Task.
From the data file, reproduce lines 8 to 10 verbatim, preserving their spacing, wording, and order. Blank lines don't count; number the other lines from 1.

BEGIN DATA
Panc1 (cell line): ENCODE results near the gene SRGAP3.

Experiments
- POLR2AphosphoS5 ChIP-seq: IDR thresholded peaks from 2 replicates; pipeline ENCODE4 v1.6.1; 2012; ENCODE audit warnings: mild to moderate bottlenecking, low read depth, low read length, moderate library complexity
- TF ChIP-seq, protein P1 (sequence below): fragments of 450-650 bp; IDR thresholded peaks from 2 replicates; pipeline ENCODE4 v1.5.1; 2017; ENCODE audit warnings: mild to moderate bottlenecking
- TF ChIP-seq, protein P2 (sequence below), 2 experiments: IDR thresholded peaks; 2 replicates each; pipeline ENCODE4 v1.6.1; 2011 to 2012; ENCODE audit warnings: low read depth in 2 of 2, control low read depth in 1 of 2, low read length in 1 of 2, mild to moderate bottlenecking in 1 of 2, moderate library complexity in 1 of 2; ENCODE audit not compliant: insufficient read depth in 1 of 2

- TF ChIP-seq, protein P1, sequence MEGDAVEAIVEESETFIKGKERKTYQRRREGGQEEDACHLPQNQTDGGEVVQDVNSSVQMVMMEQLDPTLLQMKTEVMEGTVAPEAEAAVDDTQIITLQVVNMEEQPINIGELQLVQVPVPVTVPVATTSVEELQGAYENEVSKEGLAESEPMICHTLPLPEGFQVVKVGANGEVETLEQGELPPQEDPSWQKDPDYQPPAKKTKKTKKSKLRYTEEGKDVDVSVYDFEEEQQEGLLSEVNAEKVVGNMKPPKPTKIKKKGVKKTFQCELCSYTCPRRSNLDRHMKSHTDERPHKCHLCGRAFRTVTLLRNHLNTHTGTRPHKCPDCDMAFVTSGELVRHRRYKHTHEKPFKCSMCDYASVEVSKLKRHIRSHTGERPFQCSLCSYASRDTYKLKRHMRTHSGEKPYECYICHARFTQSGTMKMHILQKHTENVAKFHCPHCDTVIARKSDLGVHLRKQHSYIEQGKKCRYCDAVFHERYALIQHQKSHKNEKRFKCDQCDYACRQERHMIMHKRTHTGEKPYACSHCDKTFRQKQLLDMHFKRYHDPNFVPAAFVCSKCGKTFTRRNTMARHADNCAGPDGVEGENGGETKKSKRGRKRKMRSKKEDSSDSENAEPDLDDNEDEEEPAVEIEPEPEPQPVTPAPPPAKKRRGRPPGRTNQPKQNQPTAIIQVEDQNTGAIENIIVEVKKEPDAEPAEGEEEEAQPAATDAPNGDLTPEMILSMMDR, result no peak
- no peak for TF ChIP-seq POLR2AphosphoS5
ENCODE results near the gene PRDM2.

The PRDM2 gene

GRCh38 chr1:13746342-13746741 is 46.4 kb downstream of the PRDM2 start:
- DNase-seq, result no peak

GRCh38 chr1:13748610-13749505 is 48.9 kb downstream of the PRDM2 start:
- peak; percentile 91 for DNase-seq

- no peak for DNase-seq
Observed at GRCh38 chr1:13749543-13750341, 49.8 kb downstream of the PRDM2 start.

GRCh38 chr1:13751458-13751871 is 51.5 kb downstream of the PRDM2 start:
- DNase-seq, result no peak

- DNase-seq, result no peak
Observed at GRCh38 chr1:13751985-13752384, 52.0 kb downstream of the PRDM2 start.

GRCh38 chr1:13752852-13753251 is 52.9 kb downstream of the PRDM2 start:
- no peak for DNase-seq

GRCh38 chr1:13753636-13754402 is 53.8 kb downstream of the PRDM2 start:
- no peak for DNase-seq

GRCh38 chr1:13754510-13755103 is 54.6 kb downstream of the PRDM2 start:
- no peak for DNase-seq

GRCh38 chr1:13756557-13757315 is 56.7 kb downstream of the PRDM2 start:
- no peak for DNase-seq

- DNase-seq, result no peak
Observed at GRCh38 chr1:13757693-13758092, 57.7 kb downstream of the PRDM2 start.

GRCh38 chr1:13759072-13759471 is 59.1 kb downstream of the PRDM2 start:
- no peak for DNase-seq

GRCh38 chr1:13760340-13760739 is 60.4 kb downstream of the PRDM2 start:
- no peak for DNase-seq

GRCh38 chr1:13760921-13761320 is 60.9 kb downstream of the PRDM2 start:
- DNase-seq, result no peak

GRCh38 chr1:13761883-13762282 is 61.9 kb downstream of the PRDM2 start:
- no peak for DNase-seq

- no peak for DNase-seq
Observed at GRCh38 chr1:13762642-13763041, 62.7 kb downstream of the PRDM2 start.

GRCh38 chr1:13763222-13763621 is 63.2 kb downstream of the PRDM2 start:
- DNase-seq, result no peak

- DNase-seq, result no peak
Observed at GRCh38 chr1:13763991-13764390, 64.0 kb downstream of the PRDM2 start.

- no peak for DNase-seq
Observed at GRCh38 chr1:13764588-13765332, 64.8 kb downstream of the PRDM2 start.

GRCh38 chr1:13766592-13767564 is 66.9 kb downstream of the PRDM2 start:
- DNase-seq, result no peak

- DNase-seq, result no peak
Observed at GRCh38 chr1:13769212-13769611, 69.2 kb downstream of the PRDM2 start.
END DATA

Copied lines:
ENCODE results near the gene PRDM2.

The PRDM2 gene

GRCh38 chr1:13746342-13746741 is 46.4 kb downstream of the PRDM2 start: